NYC Judge Drops Over 800 Loitering for Prostitution Cases, Some Date Back to 70s

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A New York City judge has dismissed over 800 loitering for prostitution cases on Monday at the request of the Bronx District Attorney.

“The dismissal of warrants and cases related to this charge is the right thing to do," District Attorney Darcel Clark said about the ruling on Monday. The dismissals include 278 pending cases and 544 disposed cases for a total of 822 cases, according to the DA's office. Some of cases those date back to the 1970s and 1980s.

Critics say the law has been enforced discriminatorily, particularly against transgender women of color.

The state law first began penalizing loitering for the purpose of prostitution in 1976. Just last month, Gov. Andrew Cuomo repealed the law after a measure against it passed in both chambers of the state Legislature.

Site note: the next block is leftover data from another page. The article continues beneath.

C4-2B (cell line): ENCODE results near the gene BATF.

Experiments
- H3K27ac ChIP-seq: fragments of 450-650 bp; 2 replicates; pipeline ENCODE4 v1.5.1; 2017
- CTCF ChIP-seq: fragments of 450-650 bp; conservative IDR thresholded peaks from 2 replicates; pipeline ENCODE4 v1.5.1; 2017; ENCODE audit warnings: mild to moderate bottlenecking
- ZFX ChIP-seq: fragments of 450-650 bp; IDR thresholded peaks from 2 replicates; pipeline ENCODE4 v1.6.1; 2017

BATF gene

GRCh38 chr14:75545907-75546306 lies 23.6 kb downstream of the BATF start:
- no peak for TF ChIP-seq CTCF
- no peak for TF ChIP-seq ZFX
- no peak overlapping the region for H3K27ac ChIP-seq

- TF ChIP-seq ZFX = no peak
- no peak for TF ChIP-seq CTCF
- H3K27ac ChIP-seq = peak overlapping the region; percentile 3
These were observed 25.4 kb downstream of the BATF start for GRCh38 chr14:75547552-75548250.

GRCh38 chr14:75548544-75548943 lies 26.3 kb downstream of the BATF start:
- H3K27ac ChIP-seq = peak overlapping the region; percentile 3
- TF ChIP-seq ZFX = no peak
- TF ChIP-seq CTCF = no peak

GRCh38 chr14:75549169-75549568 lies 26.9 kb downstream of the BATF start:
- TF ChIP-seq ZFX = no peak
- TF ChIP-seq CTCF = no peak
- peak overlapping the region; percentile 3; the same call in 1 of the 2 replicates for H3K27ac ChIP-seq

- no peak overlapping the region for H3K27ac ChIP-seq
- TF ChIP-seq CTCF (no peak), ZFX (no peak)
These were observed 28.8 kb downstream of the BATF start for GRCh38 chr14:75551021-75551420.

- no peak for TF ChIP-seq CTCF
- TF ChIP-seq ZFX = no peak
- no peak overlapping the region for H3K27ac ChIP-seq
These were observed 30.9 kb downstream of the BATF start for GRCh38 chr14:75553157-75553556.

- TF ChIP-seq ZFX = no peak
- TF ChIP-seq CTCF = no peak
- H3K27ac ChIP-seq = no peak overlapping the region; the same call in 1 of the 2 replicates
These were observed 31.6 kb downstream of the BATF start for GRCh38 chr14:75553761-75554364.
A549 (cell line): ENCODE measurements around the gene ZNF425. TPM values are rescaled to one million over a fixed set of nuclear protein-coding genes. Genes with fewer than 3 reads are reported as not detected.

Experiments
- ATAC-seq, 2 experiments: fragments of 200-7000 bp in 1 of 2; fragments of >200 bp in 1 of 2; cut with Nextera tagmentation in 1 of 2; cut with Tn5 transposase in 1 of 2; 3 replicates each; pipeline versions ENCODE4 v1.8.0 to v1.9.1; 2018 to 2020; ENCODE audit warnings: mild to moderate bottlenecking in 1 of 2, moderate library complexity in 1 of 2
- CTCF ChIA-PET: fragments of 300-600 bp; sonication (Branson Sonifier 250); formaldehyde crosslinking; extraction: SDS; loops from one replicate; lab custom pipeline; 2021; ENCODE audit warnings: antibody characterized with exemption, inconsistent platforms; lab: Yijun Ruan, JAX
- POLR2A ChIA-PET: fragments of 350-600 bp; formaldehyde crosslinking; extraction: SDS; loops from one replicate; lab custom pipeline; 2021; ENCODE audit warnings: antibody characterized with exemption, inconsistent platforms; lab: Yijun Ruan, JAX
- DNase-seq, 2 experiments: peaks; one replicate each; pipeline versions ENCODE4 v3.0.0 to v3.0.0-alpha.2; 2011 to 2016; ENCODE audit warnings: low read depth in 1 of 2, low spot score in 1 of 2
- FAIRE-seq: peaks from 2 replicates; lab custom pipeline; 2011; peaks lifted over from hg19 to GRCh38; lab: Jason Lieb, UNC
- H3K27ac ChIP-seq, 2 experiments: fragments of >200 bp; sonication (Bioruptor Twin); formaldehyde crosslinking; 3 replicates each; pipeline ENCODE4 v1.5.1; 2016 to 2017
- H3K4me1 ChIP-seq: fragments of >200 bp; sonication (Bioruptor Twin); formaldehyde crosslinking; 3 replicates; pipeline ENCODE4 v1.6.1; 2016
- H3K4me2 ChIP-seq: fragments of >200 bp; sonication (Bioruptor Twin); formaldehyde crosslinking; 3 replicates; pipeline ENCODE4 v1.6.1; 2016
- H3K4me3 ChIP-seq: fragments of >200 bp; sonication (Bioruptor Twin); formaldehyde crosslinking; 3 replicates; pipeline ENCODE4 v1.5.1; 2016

Opponents said the law was vague, and its enforcement was used as a method of harassment and profiling. The repeal legislation noted that between 2012 and 2015, 85 percent of the arrests under the law were Black or Latina people.

With Monday's dismissals, "hundreds will be able to move forward without collateral consequence," Clark said. "This is part of my overall effort to focus resources on prosecuting sex traffickers and provide assistance for those victimized by the sex trade.”

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